First off I need to say a huge thank you to Curiosity Quills Press for sending me an eBook copy of ‘Fairy Keeper’ in exchange for a fair and honest review!
‘Fairy Keeper’ is Amy Bearce’s debut novel and it is an absolute achievement. Gripping you from the word go, you can’t help but be pulled into the world she’s created which is filled to the brim with magic and marvel.
Sierra is a fairy keeper, much to her chagrin. By being born with the fairy keeper mark on the back of her neck, her destiny has been decided for her since day one, which is something she despises. Her father, Jack, is a dark alchemist, so the nectar that she collects from her fairies only goes towards furthering his nefarious goings on – most well known being his creation of an addictive substance called Flight. When we start the novel, Sierra is in the middle of collecting the nectar from her fairies when an earthquake hits, an event that has become scarily common in the world of Aluvia over the past few months. Because of the earthquake, Sierra goes back to her fairy hatch to attempt to collect more nectar, terrified of what Jack will do to her, or her little sister Phoebe, if he returned home and discovered she’d wasted a single precious drop of the nectar he uses in Flight. However, when Sierra gets to her fairy hatch, she discovers all of her charges have dropped dead, and her fairy queen – inventively named Queen – has disappeared…
This is a quest novel in the purest form, which is something I haven’t read in a very long time. Once Sierra realises her queen has disappeared, Jack decides to send Phoebe away with one of the men that he works with, not wanting to risk losing any of the money from their Flight deal which has just fallen through. However, Phoebe can stay at home if Sierra manages to find her queen within a month, so she sets off the next day – accompanied only by her father’s enforcer and her long time nemesis, Nell. When her best friend Corbin also discovers that his fairy has disappeared, he decides to go with them, commencing a long and difficult journey to the mystically inhabited Skyclad Mountains.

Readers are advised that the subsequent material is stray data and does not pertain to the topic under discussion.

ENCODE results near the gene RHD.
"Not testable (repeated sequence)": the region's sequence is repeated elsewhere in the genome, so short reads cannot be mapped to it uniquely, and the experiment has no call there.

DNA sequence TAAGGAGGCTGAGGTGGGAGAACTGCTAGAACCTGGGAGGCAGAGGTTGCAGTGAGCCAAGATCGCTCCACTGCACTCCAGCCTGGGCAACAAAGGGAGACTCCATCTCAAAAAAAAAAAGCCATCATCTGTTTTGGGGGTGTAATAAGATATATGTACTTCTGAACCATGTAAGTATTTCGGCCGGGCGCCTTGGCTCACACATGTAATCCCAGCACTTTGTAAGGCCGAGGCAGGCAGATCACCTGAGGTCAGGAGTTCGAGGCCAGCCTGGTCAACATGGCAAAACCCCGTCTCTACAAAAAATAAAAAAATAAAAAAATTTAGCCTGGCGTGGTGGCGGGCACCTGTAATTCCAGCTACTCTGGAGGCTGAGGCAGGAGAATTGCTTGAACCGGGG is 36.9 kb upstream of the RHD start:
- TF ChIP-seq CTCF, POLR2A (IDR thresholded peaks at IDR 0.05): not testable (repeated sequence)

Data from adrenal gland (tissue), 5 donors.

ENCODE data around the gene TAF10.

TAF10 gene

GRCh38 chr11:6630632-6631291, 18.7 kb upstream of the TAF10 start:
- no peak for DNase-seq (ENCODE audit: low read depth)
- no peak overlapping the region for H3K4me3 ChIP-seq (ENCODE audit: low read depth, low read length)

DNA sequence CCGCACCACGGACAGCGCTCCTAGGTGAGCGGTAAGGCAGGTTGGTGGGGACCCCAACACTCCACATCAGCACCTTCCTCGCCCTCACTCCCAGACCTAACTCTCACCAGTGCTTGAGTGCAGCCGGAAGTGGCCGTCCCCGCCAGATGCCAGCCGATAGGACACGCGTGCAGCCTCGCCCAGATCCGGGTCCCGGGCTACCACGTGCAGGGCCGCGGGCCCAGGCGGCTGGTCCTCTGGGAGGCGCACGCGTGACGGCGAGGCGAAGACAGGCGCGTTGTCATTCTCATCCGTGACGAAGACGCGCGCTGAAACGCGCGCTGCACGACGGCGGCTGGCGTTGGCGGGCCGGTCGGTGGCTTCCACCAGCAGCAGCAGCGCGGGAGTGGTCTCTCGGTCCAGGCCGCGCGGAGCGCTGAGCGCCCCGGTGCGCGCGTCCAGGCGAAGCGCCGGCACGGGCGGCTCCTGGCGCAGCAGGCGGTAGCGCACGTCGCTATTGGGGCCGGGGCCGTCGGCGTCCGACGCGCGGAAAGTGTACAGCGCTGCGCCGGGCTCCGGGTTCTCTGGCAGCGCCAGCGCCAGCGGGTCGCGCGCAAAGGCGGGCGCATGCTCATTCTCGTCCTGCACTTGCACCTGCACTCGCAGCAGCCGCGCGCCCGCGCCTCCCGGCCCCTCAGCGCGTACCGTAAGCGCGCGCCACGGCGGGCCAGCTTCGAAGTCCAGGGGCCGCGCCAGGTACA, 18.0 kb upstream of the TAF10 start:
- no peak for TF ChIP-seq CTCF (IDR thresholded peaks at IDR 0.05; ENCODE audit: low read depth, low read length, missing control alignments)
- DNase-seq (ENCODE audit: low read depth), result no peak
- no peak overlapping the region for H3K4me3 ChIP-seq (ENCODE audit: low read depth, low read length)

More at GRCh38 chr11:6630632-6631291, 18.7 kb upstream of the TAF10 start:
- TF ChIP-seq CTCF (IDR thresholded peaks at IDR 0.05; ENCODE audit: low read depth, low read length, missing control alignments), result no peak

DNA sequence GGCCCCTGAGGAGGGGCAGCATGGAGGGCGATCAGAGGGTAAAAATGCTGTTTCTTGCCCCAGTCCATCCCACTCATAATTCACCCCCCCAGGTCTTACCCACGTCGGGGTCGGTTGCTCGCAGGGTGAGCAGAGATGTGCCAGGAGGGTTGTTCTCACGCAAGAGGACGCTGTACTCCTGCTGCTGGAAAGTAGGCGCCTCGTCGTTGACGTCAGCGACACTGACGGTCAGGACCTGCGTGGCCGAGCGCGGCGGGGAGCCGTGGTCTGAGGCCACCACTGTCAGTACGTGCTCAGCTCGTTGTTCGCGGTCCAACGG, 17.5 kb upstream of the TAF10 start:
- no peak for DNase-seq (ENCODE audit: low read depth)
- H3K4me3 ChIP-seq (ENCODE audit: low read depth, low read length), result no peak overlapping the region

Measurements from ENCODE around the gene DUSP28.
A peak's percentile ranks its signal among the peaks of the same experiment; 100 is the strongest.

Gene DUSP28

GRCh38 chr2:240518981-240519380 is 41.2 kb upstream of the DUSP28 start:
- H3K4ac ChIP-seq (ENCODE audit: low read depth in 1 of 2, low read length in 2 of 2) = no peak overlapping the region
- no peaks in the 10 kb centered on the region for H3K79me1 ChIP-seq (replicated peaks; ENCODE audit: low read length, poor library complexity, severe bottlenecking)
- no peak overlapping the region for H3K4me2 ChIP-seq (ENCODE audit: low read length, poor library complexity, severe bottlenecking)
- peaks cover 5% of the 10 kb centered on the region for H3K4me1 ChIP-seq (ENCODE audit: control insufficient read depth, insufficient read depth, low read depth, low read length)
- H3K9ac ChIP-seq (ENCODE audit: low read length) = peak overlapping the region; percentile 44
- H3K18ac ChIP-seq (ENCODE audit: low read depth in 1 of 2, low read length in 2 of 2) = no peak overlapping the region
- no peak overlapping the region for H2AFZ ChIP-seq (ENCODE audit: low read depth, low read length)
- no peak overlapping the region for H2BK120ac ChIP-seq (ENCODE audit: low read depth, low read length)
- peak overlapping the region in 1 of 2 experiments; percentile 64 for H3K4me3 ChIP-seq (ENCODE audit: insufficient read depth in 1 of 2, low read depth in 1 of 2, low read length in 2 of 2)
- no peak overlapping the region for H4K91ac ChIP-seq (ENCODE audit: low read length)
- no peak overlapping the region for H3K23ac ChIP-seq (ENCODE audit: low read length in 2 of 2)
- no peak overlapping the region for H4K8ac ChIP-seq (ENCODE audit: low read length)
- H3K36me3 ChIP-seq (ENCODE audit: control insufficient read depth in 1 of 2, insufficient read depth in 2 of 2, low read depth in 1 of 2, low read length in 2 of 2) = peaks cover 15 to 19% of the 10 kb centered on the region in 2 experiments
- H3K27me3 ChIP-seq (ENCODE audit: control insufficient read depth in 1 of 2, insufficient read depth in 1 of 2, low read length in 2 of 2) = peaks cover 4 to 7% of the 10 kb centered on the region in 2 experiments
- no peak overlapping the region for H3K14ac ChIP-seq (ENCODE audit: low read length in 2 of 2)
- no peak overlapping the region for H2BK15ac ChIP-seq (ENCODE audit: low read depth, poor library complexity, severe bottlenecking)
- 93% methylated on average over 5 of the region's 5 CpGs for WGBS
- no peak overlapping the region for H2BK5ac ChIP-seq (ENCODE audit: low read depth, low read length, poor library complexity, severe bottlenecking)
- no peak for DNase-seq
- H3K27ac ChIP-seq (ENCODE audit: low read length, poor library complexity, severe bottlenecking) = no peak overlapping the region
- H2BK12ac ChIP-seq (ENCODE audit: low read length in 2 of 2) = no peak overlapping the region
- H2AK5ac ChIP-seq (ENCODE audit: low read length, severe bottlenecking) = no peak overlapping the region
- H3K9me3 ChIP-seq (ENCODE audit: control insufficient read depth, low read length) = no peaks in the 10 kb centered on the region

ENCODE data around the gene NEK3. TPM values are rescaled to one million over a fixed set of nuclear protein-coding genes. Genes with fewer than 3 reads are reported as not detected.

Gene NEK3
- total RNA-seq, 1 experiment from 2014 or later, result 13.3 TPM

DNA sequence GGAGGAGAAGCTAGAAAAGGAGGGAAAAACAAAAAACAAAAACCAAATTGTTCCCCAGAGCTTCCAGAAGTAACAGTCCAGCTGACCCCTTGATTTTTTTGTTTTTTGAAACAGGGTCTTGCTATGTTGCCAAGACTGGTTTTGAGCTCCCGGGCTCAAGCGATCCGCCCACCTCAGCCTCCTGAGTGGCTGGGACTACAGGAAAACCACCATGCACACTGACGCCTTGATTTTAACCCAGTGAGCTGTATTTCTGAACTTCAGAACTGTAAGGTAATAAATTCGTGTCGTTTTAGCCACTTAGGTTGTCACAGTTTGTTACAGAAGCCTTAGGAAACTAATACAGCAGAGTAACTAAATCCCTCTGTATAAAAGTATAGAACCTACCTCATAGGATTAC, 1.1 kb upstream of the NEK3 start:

Some aspects of the novel do drag, but that’s almost to be expected in a book that involves long distance travelling; it would be completely improbable if something gripping and exciting happened every day that they traveled. However, these scenes are few and far between, because most of the time the events that occur between the three friends are interesting and exciting. The relationships between the three of them fluctuate regularly: tensions grow between Corbin and Sierra as he develops a stronger friendship with Nell, and Nell and Sierra’s relationship becomes complicated to say the least after a couple of life-threatening events unfold. Some of the conflicts between the characters seem a little childish, but with Sierra only being fourteen – and this being a middle grade now – this is also something that I’d expected, and while some of her actions did annoy me these were also not too common throughout.
On the whole, this book is brilliant. With unicorns who shed their horns, dragons, fauns and mermen, (not forgetting the fairies, of course!) the mystical creatures in this book are captivating and written amazingly well. While none of the creatures are completely new inventions, the way that Amy Bearce has included them is refreshing and entertaining. The whole premise of fairies being kept similarly to bees, creating nectar instead of pollen, is so unique – definitely not something I’d ever considered before! – and it’s very easy to fall in love with the world of Aluvia.
The ending of the book does wrap up quite well, so I’m thinking that this could be a standalone, but if Amy ever decided to revisit Sierra and her friends in the future I would love to read more of their adventures. A brilliant debut novel!
I’m going to be involved in the blog tour for this book, which commences on the 23rd of March, so keep an eye out for my Spotlight on Amy Bearce in the next couple of weeks!